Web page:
Concert Review – Alice Sara Ott at the Barbican

ASO Concert Reviews

Tim Ashley
The Guardian

“Liszt’s Concerto plays fast and loose with form, jettisoning traditional movements in favour of evolving thematic development. The soloist, replacing Lang Lang at short notice, was Alice Sara Ott, who gave the kind of gawp-inducing bravura performance of which legends are made. The heft of her playing contrasts with the elegance of her platform manner.”
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Hilary Finch
The Times

“Cancellations can be good news. When Lang Lang called in sick the day before his Barbican appearance, the search went out for someone else who happened to be touting Liszt’s First Piano Concerto around the world. And they found 22-year-old Alice Sara Ott, a German-Japanese pianist who had just played the work in San Francisco, and whose first orchestral recording (Liszt and Tchaikovsky) is hot off the press.
She more than filled the bill. With long black hair, long arms and long fingers, she bestrides the keyboard, and plays with a weight of resonance and authority which belies her years and her slender frame. There’s beauty, and mischief too, in her playing, which rings out with a freedom, fluidity and lack of contrivance which is entirely refreshing.
Ott is a keen chamber musician too. This was revealed in her intimate duetting with the London Symphony Orchestra’s principal clarinet, Andrew Marriner – and later with the two leading violins. Dark-voiced diablerie danced out of the third movement wit its tingling triangle, and Ott’s fingers leapt from the keyboard as though scalded by the heat of hell. Little white feet pumped the pedals – Ott walks on and off barefoot. And the sheer joie de vivre of her playing ensured us an encore: an exquisitely turned performance of Chopin’s C sharp minor Nocturne.”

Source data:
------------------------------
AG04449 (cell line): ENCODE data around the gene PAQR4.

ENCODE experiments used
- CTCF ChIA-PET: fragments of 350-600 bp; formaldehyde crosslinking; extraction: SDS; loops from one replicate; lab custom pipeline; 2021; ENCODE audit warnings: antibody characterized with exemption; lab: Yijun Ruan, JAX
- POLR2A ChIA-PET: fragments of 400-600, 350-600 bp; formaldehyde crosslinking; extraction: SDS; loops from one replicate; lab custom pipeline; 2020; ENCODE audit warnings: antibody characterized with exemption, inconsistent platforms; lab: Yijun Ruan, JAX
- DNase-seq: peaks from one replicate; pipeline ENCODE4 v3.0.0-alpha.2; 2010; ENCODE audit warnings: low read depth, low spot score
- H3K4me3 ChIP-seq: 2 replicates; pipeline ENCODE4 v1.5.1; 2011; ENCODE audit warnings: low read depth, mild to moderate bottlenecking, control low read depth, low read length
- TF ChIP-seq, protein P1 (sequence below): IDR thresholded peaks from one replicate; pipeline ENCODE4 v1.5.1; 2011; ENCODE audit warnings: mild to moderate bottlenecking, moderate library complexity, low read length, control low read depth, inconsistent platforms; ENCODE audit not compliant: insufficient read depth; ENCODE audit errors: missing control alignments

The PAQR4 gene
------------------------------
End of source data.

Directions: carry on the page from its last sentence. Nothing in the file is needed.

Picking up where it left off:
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Colin Anderson
Classical Source

“She was grand and rhetorical (without forcing), lyrical (without cloying), glittering (without bling), fiery (but not of the flamethrower variety) and loving (without smothering), exploiting an affecting range from dramatically potent to caressing. She’s a sensitive accompanist, too. It was that good, and an awful lot happened in nineteen minutes! If youthful exuberance (German-Japanese Ott is but 22) threatened to runaway with the closing bars, the LSO and Harding were with her all the way, and there was nothing stand-in about her playing (Deutsche Grammophon has just issued her recording of the work, made a year ago) – indeed she seemed to savour every moment – or the evident teamwork established in an instant, Andrew Marriner gracing the first movement with some liquid clarinet solos. Ott offered an encore, Chopin’s C sharp minor Nocturne, the one that escaped an opus number, playing it raptly to a hushed audience. She’ll be back!”
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